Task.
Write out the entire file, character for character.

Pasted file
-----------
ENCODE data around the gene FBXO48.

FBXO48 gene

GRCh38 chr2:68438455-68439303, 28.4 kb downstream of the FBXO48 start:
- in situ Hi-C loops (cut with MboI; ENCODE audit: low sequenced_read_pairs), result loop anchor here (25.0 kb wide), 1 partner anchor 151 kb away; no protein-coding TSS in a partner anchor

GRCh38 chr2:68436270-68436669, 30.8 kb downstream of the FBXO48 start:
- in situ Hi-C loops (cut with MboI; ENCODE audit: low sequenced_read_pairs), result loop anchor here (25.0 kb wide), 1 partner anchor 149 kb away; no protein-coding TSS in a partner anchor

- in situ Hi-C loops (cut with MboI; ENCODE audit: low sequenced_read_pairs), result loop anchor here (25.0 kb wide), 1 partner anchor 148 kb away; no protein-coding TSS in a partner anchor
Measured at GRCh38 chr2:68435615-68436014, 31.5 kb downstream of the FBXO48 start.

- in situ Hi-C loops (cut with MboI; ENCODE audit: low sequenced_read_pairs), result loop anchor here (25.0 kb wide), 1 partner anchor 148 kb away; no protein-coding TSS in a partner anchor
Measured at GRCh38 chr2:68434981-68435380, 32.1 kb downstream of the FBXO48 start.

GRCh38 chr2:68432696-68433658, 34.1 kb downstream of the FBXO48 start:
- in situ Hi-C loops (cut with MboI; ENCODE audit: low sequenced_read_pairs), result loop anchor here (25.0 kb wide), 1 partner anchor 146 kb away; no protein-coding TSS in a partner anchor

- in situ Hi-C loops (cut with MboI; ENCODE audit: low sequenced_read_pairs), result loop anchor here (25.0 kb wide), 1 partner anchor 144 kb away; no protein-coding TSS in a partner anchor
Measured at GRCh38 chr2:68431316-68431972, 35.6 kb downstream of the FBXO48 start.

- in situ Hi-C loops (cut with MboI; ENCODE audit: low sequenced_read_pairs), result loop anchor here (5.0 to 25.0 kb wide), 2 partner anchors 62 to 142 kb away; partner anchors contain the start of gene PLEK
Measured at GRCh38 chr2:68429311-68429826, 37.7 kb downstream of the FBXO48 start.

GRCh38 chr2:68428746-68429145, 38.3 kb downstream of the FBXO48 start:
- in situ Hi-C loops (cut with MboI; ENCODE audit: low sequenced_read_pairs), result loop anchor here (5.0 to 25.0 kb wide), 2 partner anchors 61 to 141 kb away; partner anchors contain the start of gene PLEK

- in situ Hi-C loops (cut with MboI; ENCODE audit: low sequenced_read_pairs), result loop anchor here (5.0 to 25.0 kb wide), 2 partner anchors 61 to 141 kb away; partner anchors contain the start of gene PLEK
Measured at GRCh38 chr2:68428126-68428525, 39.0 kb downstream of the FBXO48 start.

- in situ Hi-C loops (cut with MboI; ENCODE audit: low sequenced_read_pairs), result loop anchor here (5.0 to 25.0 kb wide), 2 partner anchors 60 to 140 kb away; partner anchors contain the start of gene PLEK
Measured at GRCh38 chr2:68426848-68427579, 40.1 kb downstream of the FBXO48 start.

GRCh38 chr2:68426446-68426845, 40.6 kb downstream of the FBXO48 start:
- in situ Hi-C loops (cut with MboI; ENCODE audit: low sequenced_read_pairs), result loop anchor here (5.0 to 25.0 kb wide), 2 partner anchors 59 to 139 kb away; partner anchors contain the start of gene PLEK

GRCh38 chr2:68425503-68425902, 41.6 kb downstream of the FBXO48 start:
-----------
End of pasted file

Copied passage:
ENCODE data around the gene FBXO48.

FBXO48 gene

GRCh38 chr2:68438455-68439303, 28.4 kb downstream of the FBXO48 start:
- in situ Hi-C loops (cut with MboI; ENCODE audit: low sequenced_read_pairs), result loop anchor here (25.0 kb wide), 1 partner anchor 151 kb away; no protein-coding TSS in a partner anchor

GRCh38 chr2:68436270-68436669, 30.8 kb downstream of the FBXO48 start:
- in situ Hi-C loops (cut with MboI; ENCODE audit: low sequenced_read_pairs), result loop anchor here (25.0 kb wide), 1 partner anchor 149 kb away; no protein-coding TSS in a partner anchor

- in situ Hi-C loops (cut with MboI; ENCODE audit: low sequenced_read_pairs), result loop anchor here (25.0 kb wide), 1 partner anchor 148 kb away; no protein-coding TSS in a partner anchor
Measured at GRCh38 chr2:68435615-68436014, 31.5 kb downstream of the FBXO48 start.

- in situ Hi-C loops (cut with MboI; ENCODE audit: low sequenced_read_pairs), result loop anchor here (25.0 kb wide), 1 partner anchor 148 kb away; no protein-coding TSS in a partner anchor
Measured at GRCh38 chr2:68434981-68435380, 32.1 kb downstream of the FBXO48 start.

GRCh38 chr2:68432696-68433658, 34.1 kb downstream of the FBXO48 start:
- in situ Hi-C loops (cut with MboI; ENCODE audit: low sequenced_read_pairs), result loop anchor here (25.0 kb wide), 1 partner anchor 146 kb away; no protein-coding TSS in a partner anchor

- in situ Hi-C loops (cut with MboI; ENCODE audit: low sequenced_read_pairs), result loop anchor here (25.0 kb wide), 1 partner anchor 144 kb away; no protein-coding TSS in a partner anchor
Measured at GRCh38 chr2:68431316-68431972, 35.6 kb downstream of the FBXO48 start.

- in situ Hi-C loops (cut with MboI; ENCODE audit: low sequenced_read_pairs), result loop anchor here (5.0 to 25.0 kb wide), 2 partner anchors 62 to 142 kb away; partner anchors contain the start of gene PLEK
Measured at GRCh38 chr2:68429311-68429826, 37.7 kb downstream of the FBXO48 start.

GRCh38 chr2:68428746-68429145, 38.3 kb downstream of the FBXO48 start:
- in situ Hi-C loops (cut with MboI; ENCODE audit: low sequenced_read_pairs), result loop anchor here (5.0 to 25.0 kb wide), 2 partner anchors 61 to 141 kb away; partner anchors contain the start of gene PLEK

- in situ Hi-C loops (cut with MboI; ENCODE audit: low sequenced_read_pairs), result loop anchor here (5.0 to 25.0 kb wide), 2 partner anchors 61 to 141 kb away; partner anchors contain the start of gene PLEK
Measured at GRCh38 chr2:68428126-68428525, 39.0 kb downstream of the FBXO48 start.

- in situ Hi-C loops (cut with MboI; ENCODE audit: low sequenced_read_pairs), result loop anchor here (5.0 to 25.0 kb wide), 2 partner anchors 60 to 140 kb away; partner anchors contain the start of gene PLEK
Measured at GRCh38 chr2:68426848-68427579, 40.1 kb downstream of the FBXO48 start.

GRCh38 chr2:68426446-68426845, 40.6 kb downstream of the FBXO48 start:
- in situ Hi-C loops (cut with MboI; ENCODE audit: low sequenced_read_pairs), result loop anchor here (5.0 to 25.0 kb wide), 2 partner anchors 59 to 139 kb away; partner anchors contain the start of gene PLEK

GRCh38 chr2:68425503-68425902, 41.6 kb downstream of the FBXO48 start: